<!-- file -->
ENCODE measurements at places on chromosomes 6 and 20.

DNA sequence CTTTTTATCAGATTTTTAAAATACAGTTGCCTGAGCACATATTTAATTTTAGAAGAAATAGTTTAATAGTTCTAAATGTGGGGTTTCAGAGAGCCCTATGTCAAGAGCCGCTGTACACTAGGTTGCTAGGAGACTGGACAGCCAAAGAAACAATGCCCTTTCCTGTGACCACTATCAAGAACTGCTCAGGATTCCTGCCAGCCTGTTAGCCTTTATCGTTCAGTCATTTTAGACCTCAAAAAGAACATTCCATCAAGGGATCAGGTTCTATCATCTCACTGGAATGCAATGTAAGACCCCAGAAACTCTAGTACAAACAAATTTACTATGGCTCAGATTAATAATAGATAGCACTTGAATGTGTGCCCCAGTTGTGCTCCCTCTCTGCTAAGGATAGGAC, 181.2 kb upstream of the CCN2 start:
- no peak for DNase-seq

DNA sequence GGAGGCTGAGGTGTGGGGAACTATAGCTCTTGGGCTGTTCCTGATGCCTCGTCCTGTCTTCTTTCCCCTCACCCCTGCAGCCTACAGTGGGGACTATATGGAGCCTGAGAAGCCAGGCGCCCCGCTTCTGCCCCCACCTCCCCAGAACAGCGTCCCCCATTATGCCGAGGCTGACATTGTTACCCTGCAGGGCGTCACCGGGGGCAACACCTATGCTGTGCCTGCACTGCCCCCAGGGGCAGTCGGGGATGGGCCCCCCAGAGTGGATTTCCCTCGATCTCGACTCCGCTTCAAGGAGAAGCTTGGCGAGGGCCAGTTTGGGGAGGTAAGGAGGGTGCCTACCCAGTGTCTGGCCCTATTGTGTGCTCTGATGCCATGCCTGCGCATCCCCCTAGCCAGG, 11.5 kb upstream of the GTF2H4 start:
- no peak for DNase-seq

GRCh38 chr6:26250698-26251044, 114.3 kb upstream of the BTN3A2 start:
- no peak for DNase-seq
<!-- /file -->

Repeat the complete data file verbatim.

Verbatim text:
ENCODE measurements at places on chromosomes 6 and 20.

DNA sequence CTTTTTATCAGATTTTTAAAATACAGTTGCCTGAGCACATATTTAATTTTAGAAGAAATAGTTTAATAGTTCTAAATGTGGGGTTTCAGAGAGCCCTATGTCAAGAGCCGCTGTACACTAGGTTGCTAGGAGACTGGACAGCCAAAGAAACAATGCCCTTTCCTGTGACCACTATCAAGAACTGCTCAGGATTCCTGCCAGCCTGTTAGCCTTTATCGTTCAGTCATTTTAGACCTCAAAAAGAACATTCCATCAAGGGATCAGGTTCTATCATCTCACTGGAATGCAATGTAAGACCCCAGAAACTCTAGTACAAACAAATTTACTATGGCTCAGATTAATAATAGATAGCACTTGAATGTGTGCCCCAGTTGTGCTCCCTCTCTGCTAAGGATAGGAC, 181.2 kb upstream of the CCN2 start:
- no peak for DNase-seq

DNA sequence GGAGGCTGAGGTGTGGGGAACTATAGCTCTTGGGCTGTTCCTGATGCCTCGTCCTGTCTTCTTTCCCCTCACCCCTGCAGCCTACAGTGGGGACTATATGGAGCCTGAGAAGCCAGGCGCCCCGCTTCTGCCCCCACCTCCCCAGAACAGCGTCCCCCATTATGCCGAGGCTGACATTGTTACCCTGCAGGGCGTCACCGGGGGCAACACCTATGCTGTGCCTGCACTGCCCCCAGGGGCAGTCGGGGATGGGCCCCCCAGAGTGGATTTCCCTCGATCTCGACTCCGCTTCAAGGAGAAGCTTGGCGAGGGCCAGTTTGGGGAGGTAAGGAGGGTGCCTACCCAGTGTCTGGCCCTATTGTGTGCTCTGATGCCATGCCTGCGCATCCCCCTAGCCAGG, 11.5 kb upstream of the GTF2H4 start:
- no peak for DNase-seq

GRCh38 chr6:26250698-26251044, 114.3 kb upstream of the BTN3A2 start:
- no peak for DNase-seq